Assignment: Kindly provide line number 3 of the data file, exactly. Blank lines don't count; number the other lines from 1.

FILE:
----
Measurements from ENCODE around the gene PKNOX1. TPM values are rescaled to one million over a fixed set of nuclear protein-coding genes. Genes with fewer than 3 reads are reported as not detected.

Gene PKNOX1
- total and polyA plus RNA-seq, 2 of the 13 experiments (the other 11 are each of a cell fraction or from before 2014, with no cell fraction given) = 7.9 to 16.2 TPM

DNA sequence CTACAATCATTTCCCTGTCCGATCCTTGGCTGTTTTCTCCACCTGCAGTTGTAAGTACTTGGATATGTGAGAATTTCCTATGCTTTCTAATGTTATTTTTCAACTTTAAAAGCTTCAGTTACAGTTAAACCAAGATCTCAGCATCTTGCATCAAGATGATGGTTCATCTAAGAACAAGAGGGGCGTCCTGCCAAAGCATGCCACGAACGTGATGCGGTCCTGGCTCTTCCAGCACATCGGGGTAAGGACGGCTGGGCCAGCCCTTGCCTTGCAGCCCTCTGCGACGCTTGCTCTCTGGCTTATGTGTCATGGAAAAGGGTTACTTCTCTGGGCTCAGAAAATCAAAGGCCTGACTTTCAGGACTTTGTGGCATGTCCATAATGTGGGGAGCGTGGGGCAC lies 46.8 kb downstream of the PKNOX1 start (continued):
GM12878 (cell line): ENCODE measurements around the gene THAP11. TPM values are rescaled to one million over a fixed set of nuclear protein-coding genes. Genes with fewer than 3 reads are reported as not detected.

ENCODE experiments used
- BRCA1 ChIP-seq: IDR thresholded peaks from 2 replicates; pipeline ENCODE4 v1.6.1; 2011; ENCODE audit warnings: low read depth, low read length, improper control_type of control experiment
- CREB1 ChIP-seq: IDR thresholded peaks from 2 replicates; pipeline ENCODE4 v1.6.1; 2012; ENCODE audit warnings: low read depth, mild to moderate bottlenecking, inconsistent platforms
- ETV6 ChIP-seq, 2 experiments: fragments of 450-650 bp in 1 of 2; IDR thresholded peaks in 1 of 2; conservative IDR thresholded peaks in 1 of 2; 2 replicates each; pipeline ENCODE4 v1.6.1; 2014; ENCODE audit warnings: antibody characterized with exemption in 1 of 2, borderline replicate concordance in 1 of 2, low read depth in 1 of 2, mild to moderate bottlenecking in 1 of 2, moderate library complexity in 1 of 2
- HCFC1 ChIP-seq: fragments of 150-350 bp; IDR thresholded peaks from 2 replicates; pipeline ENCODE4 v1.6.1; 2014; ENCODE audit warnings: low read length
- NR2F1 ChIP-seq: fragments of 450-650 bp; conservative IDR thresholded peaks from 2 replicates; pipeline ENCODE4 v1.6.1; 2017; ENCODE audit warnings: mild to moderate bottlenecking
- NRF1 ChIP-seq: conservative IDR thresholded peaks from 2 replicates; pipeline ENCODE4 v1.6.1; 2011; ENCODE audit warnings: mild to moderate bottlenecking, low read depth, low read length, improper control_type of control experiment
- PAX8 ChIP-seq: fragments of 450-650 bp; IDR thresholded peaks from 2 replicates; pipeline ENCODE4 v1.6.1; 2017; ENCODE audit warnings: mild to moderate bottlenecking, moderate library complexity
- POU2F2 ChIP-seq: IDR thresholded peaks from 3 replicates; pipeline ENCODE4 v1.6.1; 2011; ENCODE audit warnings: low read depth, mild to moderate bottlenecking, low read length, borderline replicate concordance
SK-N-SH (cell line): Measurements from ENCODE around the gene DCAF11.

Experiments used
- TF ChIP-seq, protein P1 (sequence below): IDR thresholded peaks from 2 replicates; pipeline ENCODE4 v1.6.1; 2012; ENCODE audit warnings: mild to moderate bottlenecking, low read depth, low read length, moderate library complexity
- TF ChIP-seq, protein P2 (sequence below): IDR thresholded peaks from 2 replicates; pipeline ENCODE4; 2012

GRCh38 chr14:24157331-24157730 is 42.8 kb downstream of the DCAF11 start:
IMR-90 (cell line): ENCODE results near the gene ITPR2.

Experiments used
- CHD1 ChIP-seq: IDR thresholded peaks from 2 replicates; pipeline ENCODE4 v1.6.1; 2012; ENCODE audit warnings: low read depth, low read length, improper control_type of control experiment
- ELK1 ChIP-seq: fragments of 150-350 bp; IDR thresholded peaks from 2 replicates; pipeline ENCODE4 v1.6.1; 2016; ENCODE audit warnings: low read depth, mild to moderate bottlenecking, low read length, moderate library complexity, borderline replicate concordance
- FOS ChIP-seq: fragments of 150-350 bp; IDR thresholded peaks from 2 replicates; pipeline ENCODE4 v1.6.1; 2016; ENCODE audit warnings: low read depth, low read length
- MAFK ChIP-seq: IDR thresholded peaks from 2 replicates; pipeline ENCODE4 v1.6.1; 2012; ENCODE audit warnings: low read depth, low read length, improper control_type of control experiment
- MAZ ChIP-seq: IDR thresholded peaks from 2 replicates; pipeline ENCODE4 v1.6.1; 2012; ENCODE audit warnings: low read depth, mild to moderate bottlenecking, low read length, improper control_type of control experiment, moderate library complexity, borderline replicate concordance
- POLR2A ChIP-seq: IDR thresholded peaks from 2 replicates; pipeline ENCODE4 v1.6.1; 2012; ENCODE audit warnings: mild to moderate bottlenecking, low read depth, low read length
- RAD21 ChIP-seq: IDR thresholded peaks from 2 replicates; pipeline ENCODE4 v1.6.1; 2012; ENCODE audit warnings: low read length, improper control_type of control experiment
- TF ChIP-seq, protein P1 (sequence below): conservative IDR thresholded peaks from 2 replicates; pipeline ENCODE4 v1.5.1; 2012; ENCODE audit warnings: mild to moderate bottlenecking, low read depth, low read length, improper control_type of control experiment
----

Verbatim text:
- total and polyA plus RNA-seq, 2 of the 13 experiments (the other 11 are each of a cell fraction or from before 2014, with no cell fraction given) = 7.9 to 16.2 TPM